Pinkerton and Lincoln.

President Abraham Lincoln and Allan Pinkerton in 1862. (Buyenlarge/Getty Images)

In 1861, Warne completed an even more incredible feat: she saved Abraham Lincoln's life by foiling an assassination plot. According to Allan Pinkerton's own telling of the events, Warne wore a secessionist's pin, affected a slightly Southern accent, and smuggled Lincoln onto a train — in disguise — that took him safely into Washington. By the time Warne died in 1868, she'd become an influential private eye. At the same time, the company she worked for stayed focused on success at any cost.

The Pinkertons were brutal. That makes Warne's hiring even more impressive

During the Civil War, the Pinkertons went from small agency to national juggernaut. As Kevin Kenny writes in Making Sense of the Molly Maguires, Chicago and the rest of the West lacked a significant organized police force. So Pinkerton agents stepped in — a private company performing public policing functions, with all the associated police powers (and opportunities for abuse).

By the 1870s, the company had become a ruthless private police force that did almost anything to get the job done. In 1875, while in pursuit of Jesse James and his brother, Pinkerton's men didn't hesitate to maim the Jameses' mother and kill their nine-year-old brother.

The Pinkertons were also deeply involved in battles between companies and unions from the 1870s onward. In Pinkerton's own recounting of the Mollie Maguires, an activist group that became involved in coal mining disputes, he believed he was fighting a "noxious weed." By the time of the Homestead Strike in the 1890s, a brutal Pinkerton/union battle, the force had become synonymous with corporate-backed thuggery.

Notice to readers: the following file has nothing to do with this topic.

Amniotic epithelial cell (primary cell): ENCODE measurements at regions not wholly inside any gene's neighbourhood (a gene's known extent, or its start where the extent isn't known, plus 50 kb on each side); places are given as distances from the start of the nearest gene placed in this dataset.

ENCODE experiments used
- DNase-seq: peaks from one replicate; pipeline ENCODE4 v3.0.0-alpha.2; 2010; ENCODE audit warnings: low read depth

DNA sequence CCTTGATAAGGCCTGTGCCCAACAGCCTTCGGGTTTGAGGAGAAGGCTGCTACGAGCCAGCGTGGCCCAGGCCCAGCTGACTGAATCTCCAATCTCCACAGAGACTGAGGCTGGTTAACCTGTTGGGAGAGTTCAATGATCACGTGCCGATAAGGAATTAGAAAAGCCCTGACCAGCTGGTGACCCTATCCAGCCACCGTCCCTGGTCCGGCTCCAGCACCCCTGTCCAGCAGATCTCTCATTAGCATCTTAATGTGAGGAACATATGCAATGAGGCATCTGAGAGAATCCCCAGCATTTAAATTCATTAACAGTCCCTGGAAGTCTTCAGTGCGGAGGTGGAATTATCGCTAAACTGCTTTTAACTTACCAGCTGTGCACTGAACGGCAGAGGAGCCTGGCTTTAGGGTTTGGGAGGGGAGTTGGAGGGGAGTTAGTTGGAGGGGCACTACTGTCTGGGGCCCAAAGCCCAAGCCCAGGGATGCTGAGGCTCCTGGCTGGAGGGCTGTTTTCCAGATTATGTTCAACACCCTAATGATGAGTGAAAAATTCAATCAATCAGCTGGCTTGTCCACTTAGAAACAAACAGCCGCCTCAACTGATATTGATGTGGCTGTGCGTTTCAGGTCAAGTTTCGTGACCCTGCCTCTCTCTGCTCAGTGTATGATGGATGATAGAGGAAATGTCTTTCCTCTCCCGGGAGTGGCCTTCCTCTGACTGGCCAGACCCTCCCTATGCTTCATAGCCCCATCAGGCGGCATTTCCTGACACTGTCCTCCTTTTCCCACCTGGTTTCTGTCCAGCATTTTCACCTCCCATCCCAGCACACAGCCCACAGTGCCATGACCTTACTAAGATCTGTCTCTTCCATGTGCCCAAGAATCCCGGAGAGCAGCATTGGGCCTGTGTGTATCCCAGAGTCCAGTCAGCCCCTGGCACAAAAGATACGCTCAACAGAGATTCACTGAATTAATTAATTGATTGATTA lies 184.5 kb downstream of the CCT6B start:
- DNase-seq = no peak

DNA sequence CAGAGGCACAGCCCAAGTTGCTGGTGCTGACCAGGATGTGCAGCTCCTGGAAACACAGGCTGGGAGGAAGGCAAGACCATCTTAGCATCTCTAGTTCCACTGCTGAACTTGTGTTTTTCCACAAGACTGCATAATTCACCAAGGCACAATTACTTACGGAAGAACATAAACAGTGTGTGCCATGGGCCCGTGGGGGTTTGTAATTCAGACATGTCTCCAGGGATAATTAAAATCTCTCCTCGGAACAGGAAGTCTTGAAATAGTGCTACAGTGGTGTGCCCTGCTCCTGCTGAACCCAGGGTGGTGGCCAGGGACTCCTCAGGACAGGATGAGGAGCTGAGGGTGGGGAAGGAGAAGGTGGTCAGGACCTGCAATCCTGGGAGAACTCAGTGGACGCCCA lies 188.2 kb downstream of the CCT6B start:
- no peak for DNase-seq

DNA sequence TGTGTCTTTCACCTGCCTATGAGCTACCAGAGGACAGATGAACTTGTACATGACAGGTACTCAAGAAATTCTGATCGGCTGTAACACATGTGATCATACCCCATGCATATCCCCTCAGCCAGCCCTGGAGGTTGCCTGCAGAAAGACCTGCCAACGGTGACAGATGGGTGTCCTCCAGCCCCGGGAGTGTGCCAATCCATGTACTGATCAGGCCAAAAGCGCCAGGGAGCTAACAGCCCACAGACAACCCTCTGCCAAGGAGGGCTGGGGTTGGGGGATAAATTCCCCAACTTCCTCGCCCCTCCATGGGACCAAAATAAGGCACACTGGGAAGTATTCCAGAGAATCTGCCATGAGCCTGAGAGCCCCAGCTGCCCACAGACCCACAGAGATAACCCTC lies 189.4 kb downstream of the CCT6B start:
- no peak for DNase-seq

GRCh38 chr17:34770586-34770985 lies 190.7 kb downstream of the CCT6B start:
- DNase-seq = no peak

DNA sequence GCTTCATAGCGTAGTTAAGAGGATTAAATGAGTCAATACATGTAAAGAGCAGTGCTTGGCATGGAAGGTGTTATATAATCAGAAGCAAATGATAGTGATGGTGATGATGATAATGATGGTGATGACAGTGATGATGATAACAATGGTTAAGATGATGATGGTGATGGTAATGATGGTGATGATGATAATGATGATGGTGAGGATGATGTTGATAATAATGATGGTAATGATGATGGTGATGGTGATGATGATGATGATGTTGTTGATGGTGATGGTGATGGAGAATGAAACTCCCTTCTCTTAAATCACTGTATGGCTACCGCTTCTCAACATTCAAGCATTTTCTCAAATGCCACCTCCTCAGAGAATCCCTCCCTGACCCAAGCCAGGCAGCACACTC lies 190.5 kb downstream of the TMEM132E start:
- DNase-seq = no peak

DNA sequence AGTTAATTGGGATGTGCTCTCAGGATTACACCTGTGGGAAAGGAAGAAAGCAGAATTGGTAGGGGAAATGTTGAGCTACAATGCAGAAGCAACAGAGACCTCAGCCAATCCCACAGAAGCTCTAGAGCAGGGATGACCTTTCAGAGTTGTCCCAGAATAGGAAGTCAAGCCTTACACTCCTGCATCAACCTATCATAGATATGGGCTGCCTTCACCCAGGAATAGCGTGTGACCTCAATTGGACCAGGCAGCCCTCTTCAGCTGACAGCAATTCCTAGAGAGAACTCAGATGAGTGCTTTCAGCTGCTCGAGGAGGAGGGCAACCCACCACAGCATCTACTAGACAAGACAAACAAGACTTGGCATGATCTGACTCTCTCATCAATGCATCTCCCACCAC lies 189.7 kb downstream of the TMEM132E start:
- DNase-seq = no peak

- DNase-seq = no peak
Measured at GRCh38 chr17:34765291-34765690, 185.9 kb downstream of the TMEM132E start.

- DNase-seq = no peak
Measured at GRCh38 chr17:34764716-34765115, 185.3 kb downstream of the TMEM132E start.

A depiction of violence during the Homestead Strike. (Photoquest/Getty Images)

A depiction of violence during the Homestead Strike. (Photoquest/Getty Images)

Pinkerton died in 1884, but until then, he remained an active participant in his company. It's difficult to draw a line between Pinkerton and his operatives — some accounts hint that the company may have grown too big, too fast and he lost control over his employees' tactics. But he at least had some role in his agency's brutal, uncompromising approach to getting the job done.

That all makes Kate Warne's hiring more remarkable. Was Pinkerton's idealism really the reason he hired the nation's first female private investigator? Maybe, but Pinkerton's ideals weren't always so firm. Despite being an abolitionist, Pinkerton aided the Spanish in their efforts to suppress the emancipation of Cuban slaves, according to James Mackay's Allan Pinkerton: The First Private Eye. The record makes it seem like his company was always his first priority.

That's why Warne was right for the job. She represented progress not just for women, but for Pinkerton's investigative ambitions. Kate Warne could get the job done — and to a merciless boss like Pinkerton, that, not gender, was the most important thing about her.

Thanks to the Library of Congress for reintroducing Kate Warne's story.